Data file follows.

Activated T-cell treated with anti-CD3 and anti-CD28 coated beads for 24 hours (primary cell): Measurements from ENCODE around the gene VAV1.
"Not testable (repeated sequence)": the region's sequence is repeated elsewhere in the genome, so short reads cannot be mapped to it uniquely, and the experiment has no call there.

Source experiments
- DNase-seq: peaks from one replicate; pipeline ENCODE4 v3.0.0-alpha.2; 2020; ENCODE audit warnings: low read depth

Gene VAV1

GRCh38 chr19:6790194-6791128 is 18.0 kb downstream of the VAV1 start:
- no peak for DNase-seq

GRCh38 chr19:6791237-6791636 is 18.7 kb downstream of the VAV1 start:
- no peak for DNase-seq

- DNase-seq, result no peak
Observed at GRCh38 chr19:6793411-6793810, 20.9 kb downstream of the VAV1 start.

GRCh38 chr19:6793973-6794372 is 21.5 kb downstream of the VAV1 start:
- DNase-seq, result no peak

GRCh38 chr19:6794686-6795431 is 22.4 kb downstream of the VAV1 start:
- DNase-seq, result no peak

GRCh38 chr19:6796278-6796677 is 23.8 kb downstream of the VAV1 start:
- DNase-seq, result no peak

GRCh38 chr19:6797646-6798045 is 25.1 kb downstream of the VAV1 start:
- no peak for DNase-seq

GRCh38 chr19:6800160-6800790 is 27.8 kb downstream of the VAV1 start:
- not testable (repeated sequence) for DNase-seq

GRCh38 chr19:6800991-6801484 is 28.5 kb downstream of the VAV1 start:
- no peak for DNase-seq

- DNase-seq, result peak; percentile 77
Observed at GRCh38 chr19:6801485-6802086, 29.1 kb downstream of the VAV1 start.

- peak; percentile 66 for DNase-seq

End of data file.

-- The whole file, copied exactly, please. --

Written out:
Activated T-cell treated with anti-CD3 and anti-CD28 coated beads for 24 hours (primary cell): Measurements from ENCODE around the gene VAV1.
"Not testable (repeated sequence)": the region's sequence is repeated elsewhere in the genome, so short reads cannot be mapped to it uniquely, and the experiment has no call there.

Source experiments
- DNase-seq: peaks from one replicate; pipeline ENCODE4 v3.0.0-alpha.2; 2020; ENCODE audit warnings: low read depth

Gene VAV1

GRCh38 chr19:6790194-6791128 is 18.0 kb downstream of the VAV1 start:
- no peak for DNase-seq

GRCh38 chr19:6791237-6791636 is 18.7 kb downstream of the VAV1 start:
- no peak for DNase-seq

- DNase-seq, result no peak
Observed at GRCh38 chr19:6793411-6793810, 20.9 kb downstream of the VAV1 start.

GRCh38 chr19:6793973-6794372 is 21.5 kb downstream of the VAV1 start:
- DNase-seq, result no peak

GRCh38 chr19:6794686-6795431 is 22.4 kb downstream of the VAV1 start:
- DNase-seq, result no peak

GRCh38 chr19:6796278-6796677 is 23.8 kb downstream of the VAV1 start:
- DNase-seq, result no peak

GRCh38 chr19:6797646-6798045 is 25.1 kb downstream of the VAV1 start:
- no peak for DNase-seq

GRCh38 chr19:6800160-6800790 is 27.8 kb downstream of the VAV1 start:
- not testable (repeated sequence) for DNase-seq

GRCh38 chr19:6800991-6801484 is 28.5 kb downstream of the VAV1 start:
- no peak for DNase-seq

- DNase-seq, result peak; percentile 77
Observed at GRCh38 chr19:6801485-6802086, 29.1 kb downstream of the VAV1 start.

- peak; percentile 66 for DNase-seq